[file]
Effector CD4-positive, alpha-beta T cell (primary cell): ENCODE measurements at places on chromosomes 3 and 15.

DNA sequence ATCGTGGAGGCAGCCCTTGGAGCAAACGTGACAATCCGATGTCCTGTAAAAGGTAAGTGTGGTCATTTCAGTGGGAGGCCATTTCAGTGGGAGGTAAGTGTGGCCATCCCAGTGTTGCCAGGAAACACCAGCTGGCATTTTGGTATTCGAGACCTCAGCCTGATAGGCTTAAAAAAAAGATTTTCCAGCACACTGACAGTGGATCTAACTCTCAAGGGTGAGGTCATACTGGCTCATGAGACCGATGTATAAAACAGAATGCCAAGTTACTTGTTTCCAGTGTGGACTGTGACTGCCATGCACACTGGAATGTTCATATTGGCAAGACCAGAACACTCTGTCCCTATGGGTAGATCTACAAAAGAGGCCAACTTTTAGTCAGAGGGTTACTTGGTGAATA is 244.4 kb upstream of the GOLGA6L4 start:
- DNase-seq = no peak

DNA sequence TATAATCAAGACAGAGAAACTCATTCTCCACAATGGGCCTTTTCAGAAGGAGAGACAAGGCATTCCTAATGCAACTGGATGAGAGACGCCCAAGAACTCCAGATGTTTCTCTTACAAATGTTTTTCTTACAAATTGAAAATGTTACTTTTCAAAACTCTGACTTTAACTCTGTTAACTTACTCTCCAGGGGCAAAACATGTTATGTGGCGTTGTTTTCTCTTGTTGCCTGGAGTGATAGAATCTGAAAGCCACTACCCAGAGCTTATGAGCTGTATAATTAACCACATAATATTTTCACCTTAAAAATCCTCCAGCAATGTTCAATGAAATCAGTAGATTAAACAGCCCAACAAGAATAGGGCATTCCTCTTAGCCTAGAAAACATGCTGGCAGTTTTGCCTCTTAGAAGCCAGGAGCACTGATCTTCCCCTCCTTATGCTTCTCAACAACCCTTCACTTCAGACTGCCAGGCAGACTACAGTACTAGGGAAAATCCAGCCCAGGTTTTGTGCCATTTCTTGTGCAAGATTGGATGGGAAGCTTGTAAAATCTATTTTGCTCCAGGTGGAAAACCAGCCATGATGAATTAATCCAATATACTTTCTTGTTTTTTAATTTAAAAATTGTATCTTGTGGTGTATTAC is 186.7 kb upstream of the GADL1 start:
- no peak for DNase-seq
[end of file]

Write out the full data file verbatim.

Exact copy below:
Effector CD4-positive, alpha-beta T cell (primary cell): ENCODE measurements at places on chromosomes 3 and 15.

DNA sequence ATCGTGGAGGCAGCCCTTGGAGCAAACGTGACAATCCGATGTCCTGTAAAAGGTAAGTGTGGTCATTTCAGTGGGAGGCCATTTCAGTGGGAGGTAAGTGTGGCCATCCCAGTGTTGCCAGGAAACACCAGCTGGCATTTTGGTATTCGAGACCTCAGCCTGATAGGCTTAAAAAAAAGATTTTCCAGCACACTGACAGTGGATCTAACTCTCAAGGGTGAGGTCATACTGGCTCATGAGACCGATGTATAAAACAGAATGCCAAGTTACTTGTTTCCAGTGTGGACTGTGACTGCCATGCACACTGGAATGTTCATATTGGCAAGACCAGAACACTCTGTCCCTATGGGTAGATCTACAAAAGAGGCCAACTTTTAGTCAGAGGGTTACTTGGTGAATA is 244.4 kb upstream of the GOLGA6L4 start:
- DNase-seq = no peak

DNA sequence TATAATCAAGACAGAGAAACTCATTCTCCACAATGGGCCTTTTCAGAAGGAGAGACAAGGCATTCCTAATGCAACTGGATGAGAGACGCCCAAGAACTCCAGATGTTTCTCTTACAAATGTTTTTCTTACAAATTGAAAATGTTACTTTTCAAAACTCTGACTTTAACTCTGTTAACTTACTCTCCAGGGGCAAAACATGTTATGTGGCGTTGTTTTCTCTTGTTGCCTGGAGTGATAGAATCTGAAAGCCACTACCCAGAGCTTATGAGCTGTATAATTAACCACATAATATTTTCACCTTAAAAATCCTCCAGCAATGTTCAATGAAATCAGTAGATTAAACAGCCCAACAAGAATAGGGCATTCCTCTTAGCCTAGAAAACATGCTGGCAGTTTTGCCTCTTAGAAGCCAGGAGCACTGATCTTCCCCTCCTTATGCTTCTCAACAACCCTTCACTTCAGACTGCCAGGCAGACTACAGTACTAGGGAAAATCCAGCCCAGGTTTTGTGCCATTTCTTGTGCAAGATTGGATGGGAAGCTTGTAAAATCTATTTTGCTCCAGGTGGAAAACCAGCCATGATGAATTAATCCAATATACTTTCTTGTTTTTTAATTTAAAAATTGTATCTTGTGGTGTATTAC is 186.7 kb upstream of the GADL1 start:
- no peak for DNase-seq